5 Tips for Breaking the Concrete Ceiling
Construction is a male-dominated industry. Women are in the minority on the job site, in professional roles, and in the office. According to the Bureau of Labor Statistics, women make up just 9.9% of the industry in sales, professional, management, and service occupations. That’s a fact. But it’s not a negative.
A construction career can be lucrative. For women working in this rough-and-tumble world, the gender pay gap is significantly smaller than it is in other occupations, with women earning on average 99.1% of what men make.
For the team of knowledgeable women who run the Talent Corps office in one of the country’s biggest construction markets, Austin, Texas, working in construction is more than profitable. It’s empowering.
“It’s a great feeling to be able to help and make an impact on others’ lives in a positive way, whether it’s working with a contractor or sub who’s trying to get a project done on time and on budget, or a tradesperson looking for a better opportunity for their family,” said Market Manager Mandy Montague.
Mandy and her team, Account Manager Kim Higbie and Recruiting Coordinator Abby Selzer, agree that you have to know what you’re talking about to make it in the industry. And these three women have indeed made it. They offer this advice for breaking the concrete ceiling and succeeding as a woman in construction.
5 Tips for Breaking the Concrete Ceiling
1 – Know the industry
Take the time to invest in yourself and truly learn the business. You can build rapport and relationships with that knowledge; you can’t without it.
“I want to be a resource to my customers and be part of their team,” Mandy said. “If I don’t know the industry and your business, how can I help you?”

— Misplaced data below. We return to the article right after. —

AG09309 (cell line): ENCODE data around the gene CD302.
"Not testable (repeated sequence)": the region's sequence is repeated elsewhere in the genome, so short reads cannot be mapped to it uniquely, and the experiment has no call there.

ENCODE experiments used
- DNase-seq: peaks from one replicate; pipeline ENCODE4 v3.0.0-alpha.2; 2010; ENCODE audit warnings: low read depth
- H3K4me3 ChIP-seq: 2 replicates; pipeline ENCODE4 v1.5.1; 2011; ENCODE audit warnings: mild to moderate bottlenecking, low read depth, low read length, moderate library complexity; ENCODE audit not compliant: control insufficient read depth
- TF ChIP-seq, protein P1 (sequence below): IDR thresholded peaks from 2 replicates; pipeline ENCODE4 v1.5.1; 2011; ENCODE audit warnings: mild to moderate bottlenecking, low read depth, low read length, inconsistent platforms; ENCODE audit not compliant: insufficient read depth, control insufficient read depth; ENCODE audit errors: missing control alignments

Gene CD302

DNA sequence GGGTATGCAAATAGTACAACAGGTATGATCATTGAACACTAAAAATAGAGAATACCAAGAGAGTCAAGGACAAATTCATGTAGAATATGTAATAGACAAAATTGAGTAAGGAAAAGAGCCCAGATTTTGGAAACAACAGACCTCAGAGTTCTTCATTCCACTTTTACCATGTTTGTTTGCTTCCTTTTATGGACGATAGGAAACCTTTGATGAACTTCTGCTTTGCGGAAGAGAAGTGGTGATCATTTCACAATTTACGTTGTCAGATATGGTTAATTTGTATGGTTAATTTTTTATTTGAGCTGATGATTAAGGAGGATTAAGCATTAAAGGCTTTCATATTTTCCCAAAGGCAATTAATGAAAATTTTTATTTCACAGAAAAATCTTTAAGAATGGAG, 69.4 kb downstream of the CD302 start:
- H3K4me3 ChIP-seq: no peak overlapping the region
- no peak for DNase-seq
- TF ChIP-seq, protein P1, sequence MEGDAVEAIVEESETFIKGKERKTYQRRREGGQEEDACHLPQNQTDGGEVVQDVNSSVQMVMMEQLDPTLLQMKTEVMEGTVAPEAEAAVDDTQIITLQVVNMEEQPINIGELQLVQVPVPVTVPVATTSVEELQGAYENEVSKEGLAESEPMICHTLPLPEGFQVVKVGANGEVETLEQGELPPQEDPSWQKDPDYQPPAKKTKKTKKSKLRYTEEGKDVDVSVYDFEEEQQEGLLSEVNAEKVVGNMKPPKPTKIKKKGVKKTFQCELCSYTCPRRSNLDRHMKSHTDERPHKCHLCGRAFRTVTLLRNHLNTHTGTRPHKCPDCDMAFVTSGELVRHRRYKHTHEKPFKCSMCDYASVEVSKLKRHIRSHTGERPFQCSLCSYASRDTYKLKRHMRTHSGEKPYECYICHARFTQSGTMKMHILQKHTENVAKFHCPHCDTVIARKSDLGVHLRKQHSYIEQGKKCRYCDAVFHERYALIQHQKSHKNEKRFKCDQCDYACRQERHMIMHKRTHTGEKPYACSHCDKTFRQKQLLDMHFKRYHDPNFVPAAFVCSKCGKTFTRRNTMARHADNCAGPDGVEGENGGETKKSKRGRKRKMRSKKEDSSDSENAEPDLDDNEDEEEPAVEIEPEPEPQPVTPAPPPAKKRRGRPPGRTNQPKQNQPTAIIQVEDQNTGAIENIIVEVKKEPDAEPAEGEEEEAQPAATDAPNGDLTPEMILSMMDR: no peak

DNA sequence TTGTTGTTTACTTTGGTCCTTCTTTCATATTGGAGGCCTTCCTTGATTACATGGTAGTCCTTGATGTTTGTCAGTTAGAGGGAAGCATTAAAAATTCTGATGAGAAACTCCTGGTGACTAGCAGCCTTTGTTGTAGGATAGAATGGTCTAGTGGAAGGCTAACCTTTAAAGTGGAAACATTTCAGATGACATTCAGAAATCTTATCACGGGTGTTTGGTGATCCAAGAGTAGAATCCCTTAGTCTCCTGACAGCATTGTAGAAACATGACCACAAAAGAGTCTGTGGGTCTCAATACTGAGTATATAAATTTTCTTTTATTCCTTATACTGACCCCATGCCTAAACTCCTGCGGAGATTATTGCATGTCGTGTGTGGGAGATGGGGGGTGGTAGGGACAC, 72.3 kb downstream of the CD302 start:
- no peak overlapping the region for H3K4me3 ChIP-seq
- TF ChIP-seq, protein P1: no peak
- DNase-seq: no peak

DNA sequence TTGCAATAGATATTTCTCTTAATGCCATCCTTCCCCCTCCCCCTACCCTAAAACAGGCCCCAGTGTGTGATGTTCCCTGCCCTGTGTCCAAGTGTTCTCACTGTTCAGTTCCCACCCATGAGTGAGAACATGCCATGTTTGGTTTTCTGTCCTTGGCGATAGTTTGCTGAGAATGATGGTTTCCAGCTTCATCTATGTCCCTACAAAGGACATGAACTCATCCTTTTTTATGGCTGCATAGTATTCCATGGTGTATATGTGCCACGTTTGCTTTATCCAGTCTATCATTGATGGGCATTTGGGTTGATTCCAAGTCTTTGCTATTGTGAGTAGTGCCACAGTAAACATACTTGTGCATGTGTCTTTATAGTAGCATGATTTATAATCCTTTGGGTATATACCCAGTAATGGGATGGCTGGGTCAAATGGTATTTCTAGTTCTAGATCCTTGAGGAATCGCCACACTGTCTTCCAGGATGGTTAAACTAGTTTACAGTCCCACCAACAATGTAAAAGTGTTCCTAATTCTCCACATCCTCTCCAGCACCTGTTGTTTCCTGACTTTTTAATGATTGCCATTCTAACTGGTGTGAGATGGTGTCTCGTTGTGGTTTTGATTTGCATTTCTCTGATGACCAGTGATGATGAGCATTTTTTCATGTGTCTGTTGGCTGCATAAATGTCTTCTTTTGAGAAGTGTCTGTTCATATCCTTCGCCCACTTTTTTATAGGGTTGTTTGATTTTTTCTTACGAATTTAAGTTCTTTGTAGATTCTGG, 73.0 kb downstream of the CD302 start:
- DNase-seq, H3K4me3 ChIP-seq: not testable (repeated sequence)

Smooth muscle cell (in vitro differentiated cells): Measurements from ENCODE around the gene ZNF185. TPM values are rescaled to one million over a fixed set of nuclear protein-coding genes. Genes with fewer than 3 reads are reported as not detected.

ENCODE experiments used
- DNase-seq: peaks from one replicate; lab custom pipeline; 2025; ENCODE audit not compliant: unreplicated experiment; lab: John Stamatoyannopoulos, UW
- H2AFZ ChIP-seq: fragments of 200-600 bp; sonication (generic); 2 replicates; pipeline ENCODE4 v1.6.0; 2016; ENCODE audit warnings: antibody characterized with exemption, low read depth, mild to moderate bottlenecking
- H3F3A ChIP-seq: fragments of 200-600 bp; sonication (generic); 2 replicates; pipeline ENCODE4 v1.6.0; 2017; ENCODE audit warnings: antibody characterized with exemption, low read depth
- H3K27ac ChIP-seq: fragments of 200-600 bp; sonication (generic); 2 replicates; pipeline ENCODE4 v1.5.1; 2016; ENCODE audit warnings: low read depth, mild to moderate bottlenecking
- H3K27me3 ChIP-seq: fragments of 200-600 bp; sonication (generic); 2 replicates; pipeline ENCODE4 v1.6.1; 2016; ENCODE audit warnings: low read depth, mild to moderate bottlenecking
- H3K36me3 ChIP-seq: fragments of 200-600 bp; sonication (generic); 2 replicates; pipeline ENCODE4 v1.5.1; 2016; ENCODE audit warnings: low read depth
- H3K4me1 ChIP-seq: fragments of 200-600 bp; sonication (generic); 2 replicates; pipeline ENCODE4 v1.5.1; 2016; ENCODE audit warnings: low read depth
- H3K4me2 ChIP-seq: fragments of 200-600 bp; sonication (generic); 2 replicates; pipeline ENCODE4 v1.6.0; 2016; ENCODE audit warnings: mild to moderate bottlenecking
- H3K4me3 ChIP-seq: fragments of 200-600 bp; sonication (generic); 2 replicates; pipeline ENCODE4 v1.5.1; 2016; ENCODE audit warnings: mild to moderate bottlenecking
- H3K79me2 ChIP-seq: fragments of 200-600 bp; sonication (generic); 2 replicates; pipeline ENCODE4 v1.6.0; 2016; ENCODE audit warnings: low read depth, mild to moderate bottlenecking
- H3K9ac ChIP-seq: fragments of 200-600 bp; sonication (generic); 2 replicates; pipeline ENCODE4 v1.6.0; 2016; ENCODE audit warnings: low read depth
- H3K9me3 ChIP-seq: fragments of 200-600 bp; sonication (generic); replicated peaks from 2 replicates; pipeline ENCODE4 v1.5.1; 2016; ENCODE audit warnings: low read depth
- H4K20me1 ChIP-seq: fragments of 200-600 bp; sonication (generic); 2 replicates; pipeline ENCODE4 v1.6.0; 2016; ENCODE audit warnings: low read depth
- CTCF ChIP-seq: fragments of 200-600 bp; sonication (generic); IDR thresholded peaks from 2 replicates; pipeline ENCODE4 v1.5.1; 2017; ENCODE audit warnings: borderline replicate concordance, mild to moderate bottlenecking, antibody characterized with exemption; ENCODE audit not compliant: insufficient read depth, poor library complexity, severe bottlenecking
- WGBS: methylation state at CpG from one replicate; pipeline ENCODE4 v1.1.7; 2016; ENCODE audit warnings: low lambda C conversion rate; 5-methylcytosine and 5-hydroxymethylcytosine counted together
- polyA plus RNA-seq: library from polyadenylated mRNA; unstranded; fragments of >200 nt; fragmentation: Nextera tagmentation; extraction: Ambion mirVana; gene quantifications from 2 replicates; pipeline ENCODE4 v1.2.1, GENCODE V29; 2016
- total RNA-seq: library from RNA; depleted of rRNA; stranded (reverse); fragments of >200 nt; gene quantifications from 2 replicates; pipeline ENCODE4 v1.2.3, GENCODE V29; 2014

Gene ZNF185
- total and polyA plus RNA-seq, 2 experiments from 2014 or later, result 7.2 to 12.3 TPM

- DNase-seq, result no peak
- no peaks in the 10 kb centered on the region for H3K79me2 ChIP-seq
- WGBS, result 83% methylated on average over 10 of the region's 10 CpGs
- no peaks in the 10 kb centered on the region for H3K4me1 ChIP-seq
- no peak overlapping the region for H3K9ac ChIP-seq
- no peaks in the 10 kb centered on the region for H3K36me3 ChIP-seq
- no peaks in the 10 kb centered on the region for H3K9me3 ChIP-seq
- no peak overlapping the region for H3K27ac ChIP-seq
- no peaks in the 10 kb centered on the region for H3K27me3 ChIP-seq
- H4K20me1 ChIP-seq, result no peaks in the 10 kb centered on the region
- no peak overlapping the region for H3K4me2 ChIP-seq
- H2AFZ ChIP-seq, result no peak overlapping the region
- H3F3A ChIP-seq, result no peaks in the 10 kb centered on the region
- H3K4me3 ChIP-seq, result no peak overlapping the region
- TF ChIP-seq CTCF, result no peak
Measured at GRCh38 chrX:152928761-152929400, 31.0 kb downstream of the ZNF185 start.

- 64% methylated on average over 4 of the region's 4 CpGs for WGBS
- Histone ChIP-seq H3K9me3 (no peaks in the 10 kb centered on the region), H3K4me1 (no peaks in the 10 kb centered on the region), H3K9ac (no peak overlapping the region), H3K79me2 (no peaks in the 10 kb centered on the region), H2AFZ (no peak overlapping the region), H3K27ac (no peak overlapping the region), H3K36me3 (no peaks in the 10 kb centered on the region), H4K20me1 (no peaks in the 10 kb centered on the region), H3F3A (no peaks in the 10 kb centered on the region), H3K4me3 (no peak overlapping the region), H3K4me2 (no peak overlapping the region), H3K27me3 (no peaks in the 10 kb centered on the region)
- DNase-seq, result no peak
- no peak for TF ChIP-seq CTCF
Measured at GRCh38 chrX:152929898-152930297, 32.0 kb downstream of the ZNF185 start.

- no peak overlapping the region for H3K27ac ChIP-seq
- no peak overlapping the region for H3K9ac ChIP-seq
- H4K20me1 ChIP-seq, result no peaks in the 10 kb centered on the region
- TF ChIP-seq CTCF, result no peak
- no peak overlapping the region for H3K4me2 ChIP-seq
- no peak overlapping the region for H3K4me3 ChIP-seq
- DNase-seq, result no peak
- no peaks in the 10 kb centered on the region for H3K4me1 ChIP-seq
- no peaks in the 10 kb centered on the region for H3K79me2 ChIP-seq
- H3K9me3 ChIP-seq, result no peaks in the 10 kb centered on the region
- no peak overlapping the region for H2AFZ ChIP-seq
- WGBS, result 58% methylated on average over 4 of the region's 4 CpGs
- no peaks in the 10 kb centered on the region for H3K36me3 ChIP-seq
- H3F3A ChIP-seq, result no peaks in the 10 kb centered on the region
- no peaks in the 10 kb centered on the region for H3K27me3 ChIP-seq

2 – Ask questions
Be humble. Be transparent. Be willing to listen and learn.
“I can’t know everything and if I act like I do, contractors and tradespeople see right through that,” Kim said.
“If you take the time to ask questions and become an expert on what your customers do, you can earn the right to educate them on your areas of expertise,” Abby added.
For Talent Corps, that specialty is employment. “When we work with contractors and get creative about solutions for finding them the tradespeople they’re looking for, they come to us when they need an expert in other areas,” Mandy said. “Humility and openness build that trust.”
3 – One of the Guys
Being the only female on a large commercial job site can be intimidating. The way you present yourself matters to your credibility and reputation. Putting on your work boots and jeans makes a woman more approachable and professional in this line of work.
Kim agreed. “When I’m checking in guys, I’m in work boots. I can be one of the guys that way” she said. “I don’t want the men on the job site to objectify me. I want them to look at me as their equal. That’s how business relationships are built.”
4 – Be resilient
Construction changes by the minute. If you can’t pivot rapidly and smoothly to what you need to do next, you’re going to fail.
Resilience also means having a tough skin. “In an industry that’s male-dominated, there’s some rough language, but I know it’s not offensively directed at me,” Kim said. “You have to be flexible, adaptable, and not easily offended.”
5 – Don’t mistake kindness for weakness
Construction work is hard. The days are long. Everyone’s just trying to take care of their families and get home safe at the end of the day. When you’re working with people, especially as their employer like Talent Corps is, you have an opportunity to be kind.
But when someone needs coaching, you cannot be “fluffy” in your delivery. Being transparent and direct is a huge advantage in a male-dominated industry. It’s equally important to be empathetic.
“Don’t mistake our kindness for weakness,” Abby said. “We have a job to do, and part of that job is holding people accountable.”
According to Team Austin, the best practice for women who want to get ahead in the construction industry is to build relationships. “If we establish trust and rapport with the client by delivering on their orders and being transparent with them, our opportunities are limitless,” Mandy said.
“The team and I are here to build relationships,” she continued. “We don’t want just one opportunity. We want to work with Austin’s construction community for the next 20 years.”